The group has spent the last few days visiting Hongming “Paul” Chen’s mother’s tire factory and his ancestral home (Jinzhou).  At each stop, gracious hosts have helped create memorable experiences and provided a rare window into life for factory workers, generations of Hongming’s family, and the average Chinese citizen.  It is hard to explain how valuable these relationships really are.

The hosts (& Mr. Fritz) made Moammar feel understood and important by cooking a Halal feast to mark the beginning of Ramadan.  They ate a delicious lamb, which Moammar could not stop raving about, cooked in a traditional pit over charcoal and many other delicacies.  Moammar felt at home, enjoying the highest form of hospitality and familiar flavors he doesn’t get very often when back at CCS.

Hongming’s mother ushered the group into the city of Jinzhou, where her infectious smile led the group into a public square where everyone danced, played and enjoyed alongside thousands of locals.  She had been integral to the students’ experience in Beijing, but here she was free and, it seemed, happiest.  Her vibe carried the group, as the kids put it, and they felt like they were able to help her relieve some stress in return.  This kind of engagement underlines the value of relationships.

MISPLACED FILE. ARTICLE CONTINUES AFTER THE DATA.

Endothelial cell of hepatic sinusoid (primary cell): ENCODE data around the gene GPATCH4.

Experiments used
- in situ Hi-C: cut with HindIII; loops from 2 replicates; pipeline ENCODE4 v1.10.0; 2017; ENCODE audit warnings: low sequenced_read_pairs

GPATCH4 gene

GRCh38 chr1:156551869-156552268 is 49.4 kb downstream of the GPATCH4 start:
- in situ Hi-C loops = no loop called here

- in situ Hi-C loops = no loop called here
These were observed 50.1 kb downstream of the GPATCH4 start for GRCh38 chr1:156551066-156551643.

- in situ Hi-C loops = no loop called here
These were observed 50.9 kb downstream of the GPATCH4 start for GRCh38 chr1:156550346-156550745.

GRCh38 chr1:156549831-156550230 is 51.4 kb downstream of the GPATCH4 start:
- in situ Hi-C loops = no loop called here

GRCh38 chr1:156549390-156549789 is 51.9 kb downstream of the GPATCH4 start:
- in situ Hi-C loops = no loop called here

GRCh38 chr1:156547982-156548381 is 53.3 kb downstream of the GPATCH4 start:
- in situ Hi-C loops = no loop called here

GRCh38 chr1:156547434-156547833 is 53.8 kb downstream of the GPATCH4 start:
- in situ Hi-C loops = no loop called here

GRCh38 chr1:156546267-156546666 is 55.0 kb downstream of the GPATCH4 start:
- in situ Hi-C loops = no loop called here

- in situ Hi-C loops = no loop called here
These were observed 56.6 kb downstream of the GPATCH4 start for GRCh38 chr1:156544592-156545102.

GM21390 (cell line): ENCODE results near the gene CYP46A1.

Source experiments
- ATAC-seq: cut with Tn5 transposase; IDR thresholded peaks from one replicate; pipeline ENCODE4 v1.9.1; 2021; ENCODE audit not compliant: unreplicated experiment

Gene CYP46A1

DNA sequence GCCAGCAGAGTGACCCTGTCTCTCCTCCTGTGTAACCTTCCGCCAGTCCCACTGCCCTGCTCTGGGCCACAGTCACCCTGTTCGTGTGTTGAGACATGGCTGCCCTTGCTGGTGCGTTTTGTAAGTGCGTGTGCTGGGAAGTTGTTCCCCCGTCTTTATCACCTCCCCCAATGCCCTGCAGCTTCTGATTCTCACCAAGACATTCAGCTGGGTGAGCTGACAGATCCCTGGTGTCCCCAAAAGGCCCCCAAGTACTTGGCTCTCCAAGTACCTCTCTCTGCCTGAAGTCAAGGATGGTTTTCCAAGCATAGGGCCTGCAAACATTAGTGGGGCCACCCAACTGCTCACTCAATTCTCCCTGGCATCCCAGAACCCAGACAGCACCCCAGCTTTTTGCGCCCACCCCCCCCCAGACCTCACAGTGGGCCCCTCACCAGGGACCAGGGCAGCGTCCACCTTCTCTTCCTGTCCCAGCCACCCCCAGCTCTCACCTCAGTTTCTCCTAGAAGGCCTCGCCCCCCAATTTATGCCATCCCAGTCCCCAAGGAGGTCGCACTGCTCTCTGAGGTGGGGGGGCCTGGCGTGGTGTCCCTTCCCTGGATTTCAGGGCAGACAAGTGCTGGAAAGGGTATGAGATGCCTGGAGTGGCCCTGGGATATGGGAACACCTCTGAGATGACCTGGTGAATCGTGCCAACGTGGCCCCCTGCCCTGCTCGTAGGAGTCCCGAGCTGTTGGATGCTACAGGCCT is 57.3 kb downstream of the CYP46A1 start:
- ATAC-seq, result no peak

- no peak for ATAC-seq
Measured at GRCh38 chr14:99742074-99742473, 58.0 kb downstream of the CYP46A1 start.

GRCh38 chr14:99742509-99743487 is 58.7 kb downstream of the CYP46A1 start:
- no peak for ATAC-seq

All of this has helped the students, who are themselves ambassadors for the rest of CCS, understand what life is like for our Chinese students.  As Claude put it, there are certainly similarities that help bring people together, but also differences that one can’t appreciate without actually visiting the other person’s home.  This trip has helped him realize that the unbelievably foreign can also be accessible and meaningful.

The entire group is so appreciative of family during these experiences.  They marvel at the generations of Chens living so close together (there were at least 4 generations together at one point today) and consider their own families.  This network of intimate and exotic has allowed each of them to want to slow down – to have the bearings to want to understand things more fully.

As the group tries to make sense of so much (including themselves), the generational mastery of hospitality has been invaluable.  Having a frame of reference and a warm smile pushing you further, it turns out, makes all the difference!

2 responses to “Hospitality – A Generational Thing”

  1. exandrea owen Avatar
    exandrea owen

    Incredibly well written and impressive take on the human experience.

  2. seahorsesports Avatar

    CCS is so lucky to have families like Paul’s to help make your trips so REAL. Thank you , Mr. Alter (and all the rest of the folks there).

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